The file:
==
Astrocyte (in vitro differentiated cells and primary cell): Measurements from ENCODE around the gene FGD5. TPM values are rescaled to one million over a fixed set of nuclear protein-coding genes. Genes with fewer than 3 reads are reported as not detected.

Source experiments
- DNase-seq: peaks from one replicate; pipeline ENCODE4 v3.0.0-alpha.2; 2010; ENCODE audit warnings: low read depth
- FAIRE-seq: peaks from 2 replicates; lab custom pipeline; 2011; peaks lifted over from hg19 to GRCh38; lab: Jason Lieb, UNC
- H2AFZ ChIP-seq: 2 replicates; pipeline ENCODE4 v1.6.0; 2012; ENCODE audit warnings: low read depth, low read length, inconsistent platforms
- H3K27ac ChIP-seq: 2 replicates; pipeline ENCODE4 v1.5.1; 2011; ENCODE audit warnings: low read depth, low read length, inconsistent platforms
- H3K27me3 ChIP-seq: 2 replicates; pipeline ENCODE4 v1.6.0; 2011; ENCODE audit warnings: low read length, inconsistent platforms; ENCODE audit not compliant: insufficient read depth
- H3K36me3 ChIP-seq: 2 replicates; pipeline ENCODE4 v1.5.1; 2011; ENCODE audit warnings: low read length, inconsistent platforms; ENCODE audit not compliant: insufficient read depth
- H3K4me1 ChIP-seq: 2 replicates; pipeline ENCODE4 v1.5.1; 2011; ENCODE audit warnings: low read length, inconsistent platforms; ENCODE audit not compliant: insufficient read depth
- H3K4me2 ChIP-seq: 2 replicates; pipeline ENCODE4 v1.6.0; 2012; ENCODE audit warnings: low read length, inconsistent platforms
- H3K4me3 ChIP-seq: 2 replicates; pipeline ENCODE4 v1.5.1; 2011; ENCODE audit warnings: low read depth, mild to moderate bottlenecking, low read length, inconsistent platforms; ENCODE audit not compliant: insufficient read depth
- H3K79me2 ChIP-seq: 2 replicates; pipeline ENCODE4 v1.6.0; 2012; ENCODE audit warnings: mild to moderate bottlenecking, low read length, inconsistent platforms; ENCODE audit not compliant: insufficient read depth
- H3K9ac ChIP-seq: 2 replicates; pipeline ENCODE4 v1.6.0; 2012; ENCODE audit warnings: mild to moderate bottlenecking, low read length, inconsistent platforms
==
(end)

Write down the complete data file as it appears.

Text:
Astrocyte (in vitro differentiated cells and primary cell): Measurements from ENCODE around the gene FGD5. TPM values are rescaled to one million over a fixed set of nuclear protein-coding genes. Genes with fewer than 3 reads are reported as not detected.

Source experiments
- DNase-seq: peaks from one replicate; pipeline ENCODE4 v3.0.0-alpha.2; 2010; ENCODE audit warnings: low read depth
- FAIRE-seq: peaks from 2 replicates; lab custom pipeline; 2011; peaks lifted over from hg19 to GRCh38; lab: Jason Lieb, UNC
- H2AFZ ChIP-seq: 2 replicates; pipeline ENCODE4 v1.6.0; 2012; ENCODE audit warnings: low read depth, low read length, inconsistent platforms
- H3K27ac ChIP-seq: 2 replicates; pipeline ENCODE4 v1.5.1; 2011; ENCODE audit warnings: low read depth, low read length, inconsistent platforms
- H3K27me3 ChIP-seq: 2 replicates; pipeline ENCODE4 v1.6.0; 2011; ENCODE audit warnings: low read length, inconsistent platforms; ENCODE audit not compliant: insufficient read depth
- H3K36me3 ChIP-seq: 2 replicates; pipeline ENCODE4 v1.5.1; 2011; ENCODE audit warnings: low read length, inconsistent platforms; ENCODE audit not compliant: insufficient read depth
- H3K4me1 ChIP-seq: 2 replicates; pipeline ENCODE4 v1.5.1; 2011; ENCODE audit warnings: low read length, inconsistent platforms; ENCODE audit not compliant: insufficient read depth
- H3K4me2 ChIP-seq: 2 replicates; pipeline ENCODE4 v1.6.0; 2012; ENCODE audit warnings: low read length, inconsistent platforms
- H3K4me3 ChIP-seq: 2 replicates; pipeline ENCODE4 v1.5.1; 2011; ENCODE audit warnings: low read depth, mild to moderate bottlenecking, low read length, inconsistent platforms; ENCODE audit not compliant: insufficient read depth
- H3K79me2 ChIP-seq: 2 replicates; pipeline ENCODE4 v1.6.0; 2012; ENCODE audit warnings: mild to moderate bottlenecking, low read length, inconsistent platforms; ENCODE audit not compliant: insufficient read depth
- H3K9ac ChIP-seq: 2 replicates; pipeline ENCODE4 v1.6.0; 2012; ENCODE audit warnings: mild to moderate bottlenecking, low read length, inconsistent platforms